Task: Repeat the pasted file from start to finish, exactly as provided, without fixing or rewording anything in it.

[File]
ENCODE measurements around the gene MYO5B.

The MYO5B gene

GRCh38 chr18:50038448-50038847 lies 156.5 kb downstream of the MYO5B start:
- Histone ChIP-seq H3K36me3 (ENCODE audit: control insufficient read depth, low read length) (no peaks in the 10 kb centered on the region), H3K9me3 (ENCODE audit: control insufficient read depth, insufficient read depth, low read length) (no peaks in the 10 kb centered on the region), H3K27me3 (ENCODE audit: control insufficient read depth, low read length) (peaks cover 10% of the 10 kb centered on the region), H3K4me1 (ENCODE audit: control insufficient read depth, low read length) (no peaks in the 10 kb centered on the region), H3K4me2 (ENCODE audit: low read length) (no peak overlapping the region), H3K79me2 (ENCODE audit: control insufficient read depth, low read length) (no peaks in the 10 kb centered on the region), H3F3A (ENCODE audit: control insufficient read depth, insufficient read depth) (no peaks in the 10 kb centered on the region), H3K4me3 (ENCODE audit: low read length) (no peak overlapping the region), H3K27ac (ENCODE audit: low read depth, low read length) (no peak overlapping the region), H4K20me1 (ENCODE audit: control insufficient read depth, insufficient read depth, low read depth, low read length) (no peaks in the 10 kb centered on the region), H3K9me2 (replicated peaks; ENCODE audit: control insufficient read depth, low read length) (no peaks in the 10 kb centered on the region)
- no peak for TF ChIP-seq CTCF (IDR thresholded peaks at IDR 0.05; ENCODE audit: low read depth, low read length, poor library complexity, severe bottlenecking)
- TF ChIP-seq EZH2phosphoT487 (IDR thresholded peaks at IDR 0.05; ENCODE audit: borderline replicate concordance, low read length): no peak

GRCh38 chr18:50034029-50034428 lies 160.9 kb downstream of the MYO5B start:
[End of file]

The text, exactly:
ENCODE measurements around the gene MYO5B.

The MYO5B gene

GRCh38 chr18:50038448-50038847 lies 156.5 kb downstream of the MYO5B start:
- Histone ChIP-seq H3K36me3 (ENCODE audit: control insufficient read depth, low read length) (no peaks in the 10 kb centered on the region), H3K9me3 (ENCODE audit: control insufficient read depth, insufficient read depth, low read length) (no peaks in the 10 kb centered on the region), H3K27me3 (ENCODE audit: control insufficient read depth, low read length) (peaks cover 10% of the 10 kb centered on the region), H3K4me1 (ENCODE audit: control insufficient read depth, low read length) (no peaks in the 10 kb centered on the region), H3K4me2 (ENCODE audit: low read length) (no peak overlapping the region), H3K79me2 (ENCODE audit: control insufficient read depth, low read length) (no peaks in the 10 kb centered on the region), H3F3A (ENCODE audit: control insufficient read depth, insufficient read depth) (no peaks in the 10 kb centered on the region), H3K4me3 (ENCODE audit: low read length) (no peak overlapping the region), H3K27ac (ENCODE audit: low read depth, low read length) (no peak overlapping the region), H4K20me1 (ENCODE audit: control insufficient read depth, insufficient read depth, low read depth, low read length) (no peaks in the 10 kb centered on the region), H3K9me2 (replicated peaks; ENCODE audit: control insufficient read depth, low read length) (no peaks in the 10 kb centered on the region)
- no peak for TF ChIP-seq CTCF (IDR thresholded peaks at IDR 0.05; ENCODE audit: low read depth, low read length, poor library complexity, severe bottlenecking)
- TF ChIP-seq EZH2phosphoT487 (IDR thresholded peaks at IDR 0.05; ENCODE audit: borderline replicate concordance, low read length): no peak

GRCh38 chr18:50034029-50034428 lies 160.9 kb downstream of the MYO5B start: